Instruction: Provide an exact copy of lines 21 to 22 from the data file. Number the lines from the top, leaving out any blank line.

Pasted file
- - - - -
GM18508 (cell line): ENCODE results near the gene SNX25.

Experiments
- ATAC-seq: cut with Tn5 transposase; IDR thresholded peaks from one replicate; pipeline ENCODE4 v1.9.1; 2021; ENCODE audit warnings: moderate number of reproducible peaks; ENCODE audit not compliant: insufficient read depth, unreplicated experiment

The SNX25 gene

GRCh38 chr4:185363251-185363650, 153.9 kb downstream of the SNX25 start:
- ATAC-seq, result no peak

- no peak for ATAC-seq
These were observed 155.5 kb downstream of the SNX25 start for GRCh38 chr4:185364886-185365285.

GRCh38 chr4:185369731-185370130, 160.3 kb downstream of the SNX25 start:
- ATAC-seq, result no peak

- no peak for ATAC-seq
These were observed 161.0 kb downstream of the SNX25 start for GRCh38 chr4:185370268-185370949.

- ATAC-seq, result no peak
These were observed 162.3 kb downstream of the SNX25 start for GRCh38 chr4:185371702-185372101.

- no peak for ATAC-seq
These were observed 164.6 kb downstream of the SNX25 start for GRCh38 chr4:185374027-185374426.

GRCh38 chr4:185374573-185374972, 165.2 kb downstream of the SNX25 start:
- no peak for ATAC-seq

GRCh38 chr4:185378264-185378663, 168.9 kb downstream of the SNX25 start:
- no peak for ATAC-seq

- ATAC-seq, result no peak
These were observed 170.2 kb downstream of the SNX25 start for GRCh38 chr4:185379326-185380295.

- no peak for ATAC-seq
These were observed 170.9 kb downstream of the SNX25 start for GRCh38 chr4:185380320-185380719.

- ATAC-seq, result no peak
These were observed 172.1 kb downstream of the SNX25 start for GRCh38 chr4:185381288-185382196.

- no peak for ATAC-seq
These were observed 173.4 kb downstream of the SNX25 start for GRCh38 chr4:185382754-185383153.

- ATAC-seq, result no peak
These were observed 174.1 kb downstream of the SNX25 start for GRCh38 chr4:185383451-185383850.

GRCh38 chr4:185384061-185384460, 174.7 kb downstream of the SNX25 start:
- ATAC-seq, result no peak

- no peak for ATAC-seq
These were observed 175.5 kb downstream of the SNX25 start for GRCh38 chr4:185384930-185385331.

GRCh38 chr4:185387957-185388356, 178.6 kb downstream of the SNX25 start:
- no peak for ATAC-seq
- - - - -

- ATAC-seq, result no peak
These were observed 170.2 kb downstream of the SNX25 start for GRCh38 chr4:185379326-185380295.